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September 18, 2006
Political Insider to Benefits Pros: Fall Elections Should Bring Change

By Chris Ceplenski, Senior Editor

The man referred to by The Wall Street Journal as the "wittiest journalist in America " says that a serious change may be about to occur in Washington, D.C.

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Delivering a keynote address at 19th Annual Benefits Management Conference and Expo in Chicago, Illinois, today, syndicated columnist and political analyst Mark Shields analyzed the upcoming 2006 Congressional mid-term elections using the history of American politics as a backdrop.

Shields, of PBS's "The News Hour With Jim Lehrer," lived up to the title bestowed upon him by the Journal by beginning his presentation with a number of jokes.

Shields then took a more serious tone, as he used several examples to illustrate how over the past 70-plus years, the political party that comes to represent optimism, confidence, and practicality to the majority of Americans is the one that has succeeded in becoming the majority party. Shields then applied this premise to 2006 as a way to predict what may happen in the mid-term elections.

Shields said that the American people will be "bombarded with numbers" as the 2006 elections near, but that there are only 3 numbers that they really need to pay attention to.

The first is the percentage of people who believe the country is headed in the right direction. The second is the percentages of people who give the President a favorable or unfavorable job rating. The third is the percentages of people who believe Congress is doing a good or bad job, respectively.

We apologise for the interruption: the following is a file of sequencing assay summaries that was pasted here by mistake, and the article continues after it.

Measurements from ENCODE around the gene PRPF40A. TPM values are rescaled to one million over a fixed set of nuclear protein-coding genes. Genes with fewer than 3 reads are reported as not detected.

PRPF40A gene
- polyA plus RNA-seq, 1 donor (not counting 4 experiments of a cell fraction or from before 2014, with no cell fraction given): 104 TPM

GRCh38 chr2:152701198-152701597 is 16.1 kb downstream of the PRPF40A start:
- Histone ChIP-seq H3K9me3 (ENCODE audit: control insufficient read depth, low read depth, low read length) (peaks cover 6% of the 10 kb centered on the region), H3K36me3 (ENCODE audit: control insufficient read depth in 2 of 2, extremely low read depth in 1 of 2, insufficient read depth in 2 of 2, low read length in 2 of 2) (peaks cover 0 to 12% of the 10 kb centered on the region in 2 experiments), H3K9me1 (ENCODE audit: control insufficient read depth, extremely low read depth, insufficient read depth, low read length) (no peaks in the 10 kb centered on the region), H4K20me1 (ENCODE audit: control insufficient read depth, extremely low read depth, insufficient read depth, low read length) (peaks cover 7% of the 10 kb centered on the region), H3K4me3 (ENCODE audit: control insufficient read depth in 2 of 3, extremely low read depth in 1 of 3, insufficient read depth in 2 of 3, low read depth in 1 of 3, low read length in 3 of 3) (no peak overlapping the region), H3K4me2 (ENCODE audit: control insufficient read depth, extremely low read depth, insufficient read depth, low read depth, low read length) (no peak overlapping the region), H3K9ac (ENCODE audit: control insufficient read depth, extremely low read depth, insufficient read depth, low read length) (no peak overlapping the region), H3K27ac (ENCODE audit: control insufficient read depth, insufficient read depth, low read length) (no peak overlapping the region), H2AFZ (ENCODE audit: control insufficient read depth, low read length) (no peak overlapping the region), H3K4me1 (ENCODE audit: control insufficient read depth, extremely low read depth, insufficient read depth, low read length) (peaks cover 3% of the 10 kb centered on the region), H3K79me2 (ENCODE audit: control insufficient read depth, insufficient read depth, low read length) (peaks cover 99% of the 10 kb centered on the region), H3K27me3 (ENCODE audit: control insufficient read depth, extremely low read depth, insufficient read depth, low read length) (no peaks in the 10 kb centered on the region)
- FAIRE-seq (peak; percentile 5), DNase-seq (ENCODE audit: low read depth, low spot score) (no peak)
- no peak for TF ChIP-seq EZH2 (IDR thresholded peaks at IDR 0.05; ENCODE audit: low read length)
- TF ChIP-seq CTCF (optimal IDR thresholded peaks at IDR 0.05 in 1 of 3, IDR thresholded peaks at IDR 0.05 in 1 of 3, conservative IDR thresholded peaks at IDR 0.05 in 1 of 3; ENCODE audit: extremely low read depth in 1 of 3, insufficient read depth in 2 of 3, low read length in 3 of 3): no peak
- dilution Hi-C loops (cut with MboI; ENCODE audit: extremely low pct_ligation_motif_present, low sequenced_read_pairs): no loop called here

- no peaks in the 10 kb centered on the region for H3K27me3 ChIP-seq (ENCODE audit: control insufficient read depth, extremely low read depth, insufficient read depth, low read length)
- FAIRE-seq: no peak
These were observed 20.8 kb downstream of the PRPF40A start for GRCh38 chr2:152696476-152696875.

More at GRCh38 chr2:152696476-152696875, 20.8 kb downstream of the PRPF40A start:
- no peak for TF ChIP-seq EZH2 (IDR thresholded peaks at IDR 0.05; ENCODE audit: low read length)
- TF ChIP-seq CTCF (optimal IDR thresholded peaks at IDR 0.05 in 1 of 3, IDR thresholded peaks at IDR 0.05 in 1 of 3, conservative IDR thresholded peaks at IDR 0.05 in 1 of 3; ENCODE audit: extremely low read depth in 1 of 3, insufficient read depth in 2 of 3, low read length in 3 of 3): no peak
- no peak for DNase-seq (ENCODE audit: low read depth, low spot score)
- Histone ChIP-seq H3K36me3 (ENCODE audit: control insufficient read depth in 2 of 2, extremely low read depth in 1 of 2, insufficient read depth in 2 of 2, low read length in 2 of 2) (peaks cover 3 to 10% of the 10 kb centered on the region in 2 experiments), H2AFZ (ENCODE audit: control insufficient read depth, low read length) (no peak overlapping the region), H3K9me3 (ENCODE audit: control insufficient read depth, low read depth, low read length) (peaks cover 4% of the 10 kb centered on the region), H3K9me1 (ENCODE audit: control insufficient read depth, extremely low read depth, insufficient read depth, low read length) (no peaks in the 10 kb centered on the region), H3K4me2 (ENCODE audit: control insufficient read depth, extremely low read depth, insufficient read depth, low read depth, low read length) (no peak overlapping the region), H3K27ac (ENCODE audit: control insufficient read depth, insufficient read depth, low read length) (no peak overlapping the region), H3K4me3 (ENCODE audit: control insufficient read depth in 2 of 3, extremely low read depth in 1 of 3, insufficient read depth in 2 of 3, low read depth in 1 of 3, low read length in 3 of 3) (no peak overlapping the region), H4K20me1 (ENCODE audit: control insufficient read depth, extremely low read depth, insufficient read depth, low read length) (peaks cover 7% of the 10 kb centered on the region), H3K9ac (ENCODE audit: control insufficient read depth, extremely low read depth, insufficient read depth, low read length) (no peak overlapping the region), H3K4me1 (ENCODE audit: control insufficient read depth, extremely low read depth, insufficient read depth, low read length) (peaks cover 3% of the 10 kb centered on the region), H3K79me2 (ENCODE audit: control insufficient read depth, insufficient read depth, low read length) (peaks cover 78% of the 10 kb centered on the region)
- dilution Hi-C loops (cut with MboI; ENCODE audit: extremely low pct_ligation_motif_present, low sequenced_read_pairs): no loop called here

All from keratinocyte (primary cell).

In 2000, Americans believed by a margin of 2 to 1 that the country was headed in the right direction. Today, however, he says that polls show that 2 out of 3 Americans believe that their children's lives/futures won't be as bright as their own. Shields says this is the first time the majority of Americans have reported feeling this way about the future.

To Shields, this is a sign that changes could be coming to currently Republican-controlled Congress. Americans are not feeling optimistic and confident. This is due in part, he says, by the war in Iraq , which Shields calls an "enormous liability and albatross," to the majority party, as unpopular wars always have been historically, Shields says. It also stems from the government's reaction following Katrina. A defining event during the Bush administration, Katrina illustrated that "government still matters, competence still matters, and incompetence comes with a price," Shields says.

President Bush's job approval ratings have been below 40 percent in some polls for some time now, Shields says. In fact, all three of these numbers are worse now for Republicans than they were in 1994 for Democrats, who had held control of both the White House and the Congress during the first two years of Bill Clinton's presidency, he says.

Shields says that one perceived weakness of the Democratic party is that they don't have a plan--most people couldn't say that they understand what the Democratic plan is. However, he says, the upcoming elections may challenge the political adage that "You can't beat anybody with nobody." In other words, Shields believes most Americans, even if they don't know exactly what they will get if Democrats regain control of Washington, simply feel that any alternative is better than the current status quo. To put it another way, Shields coining the upcoming vote as a "Mae West election" quoting the brassy American actress who once said: "Between two evils, I always pick the one I never tried before."

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